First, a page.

The life cycle of Pacific Lamprey is one of many transformations and long journeys. Their range spans the upper Pacific Rim from Mexico to Japan.

When it is time to spawn, adult lamprey migrate upstream to build nests, or redds, in habitat similar to what salmon prefer, with gravel bottoms and slower currents. However, rather than returning to native streams to spawn as salmon do, lamprey follow the pheromone signals of live baby lamprey in the larva stage, called ammocoetes. Because of this, an Oregon lamprey can eventually spawn in Russian freshwater, following the scent signals of existing larva. Spawning usually occurs between March and July, depending on how far they must travel. Both males and females build the nests, using their powerful sucking mouths to move rocks into a circular shape for the eggs. Spawning males also use their mouths hold the female while mating and can mate with multiple females in a single spawning event. Female Pacific Lamprey are especially productive and can lay up to 250,000 eggs. After spawning, the adults die with 3 to 36 days.

The eggs hatch in about three weeks. The tiny ammocoetes drift downstream until they find a low flow area with loose silt and gravel where they burrow down beneath the surface. They look and behave much like earthworms; sightless, toothless, they grow to be 8 inches long. They filter feed, pushing their mouths up above the silt to catch passing particles and help mix oxygen and nutrients into the silt. There they stay, hiding in the streambed, for anywhere from 2 to 10 years.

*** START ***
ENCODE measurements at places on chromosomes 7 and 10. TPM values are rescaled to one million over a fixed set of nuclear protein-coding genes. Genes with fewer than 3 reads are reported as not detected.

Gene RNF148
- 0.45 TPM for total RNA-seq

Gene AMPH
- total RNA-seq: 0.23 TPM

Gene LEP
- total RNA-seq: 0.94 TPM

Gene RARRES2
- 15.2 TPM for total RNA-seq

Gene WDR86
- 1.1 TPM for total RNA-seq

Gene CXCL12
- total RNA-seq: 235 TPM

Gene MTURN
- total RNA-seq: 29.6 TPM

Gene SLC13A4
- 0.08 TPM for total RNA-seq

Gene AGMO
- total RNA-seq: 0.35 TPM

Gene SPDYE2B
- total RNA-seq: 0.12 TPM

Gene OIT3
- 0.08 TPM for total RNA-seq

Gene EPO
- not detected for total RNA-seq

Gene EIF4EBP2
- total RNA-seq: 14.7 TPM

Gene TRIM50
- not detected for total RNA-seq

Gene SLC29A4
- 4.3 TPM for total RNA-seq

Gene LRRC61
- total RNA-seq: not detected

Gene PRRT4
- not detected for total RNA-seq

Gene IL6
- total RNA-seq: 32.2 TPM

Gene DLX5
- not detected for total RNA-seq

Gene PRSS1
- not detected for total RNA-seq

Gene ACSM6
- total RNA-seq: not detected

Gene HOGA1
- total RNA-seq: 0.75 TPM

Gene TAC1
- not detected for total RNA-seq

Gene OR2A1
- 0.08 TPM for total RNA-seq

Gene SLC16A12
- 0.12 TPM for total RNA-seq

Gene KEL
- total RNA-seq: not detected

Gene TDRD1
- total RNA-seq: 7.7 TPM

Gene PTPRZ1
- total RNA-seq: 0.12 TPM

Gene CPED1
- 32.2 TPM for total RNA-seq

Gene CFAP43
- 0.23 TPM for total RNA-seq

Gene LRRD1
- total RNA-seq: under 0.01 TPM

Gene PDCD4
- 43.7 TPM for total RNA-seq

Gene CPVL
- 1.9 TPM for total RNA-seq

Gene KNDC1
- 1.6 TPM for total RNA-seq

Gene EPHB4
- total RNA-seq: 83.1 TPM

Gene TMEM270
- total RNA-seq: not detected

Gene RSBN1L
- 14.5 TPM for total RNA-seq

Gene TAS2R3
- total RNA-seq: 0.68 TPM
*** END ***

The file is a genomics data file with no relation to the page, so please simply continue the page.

Juvenile lamprey, also called macropthalmia, stop feeding, grow eyes and teeth, develop their suction mouths and the ability to swim freely. They turn silver and, between July and November, begin their outward migration to the ocean. During this journey they can feed parasitically, preying on larger fish.

When they reach the sea, lamprey quickly swim away from shore, and have been found at depths over 4,800 feet where they feed and survive as parasites. They prey on pollock, hake, salmon, flatfish, rockfish and many others. Much of their life and behavior during this time is unknown. Some adults return to fresh water to spawn as quickly as 6 months, while others stay at sea for over 10 years.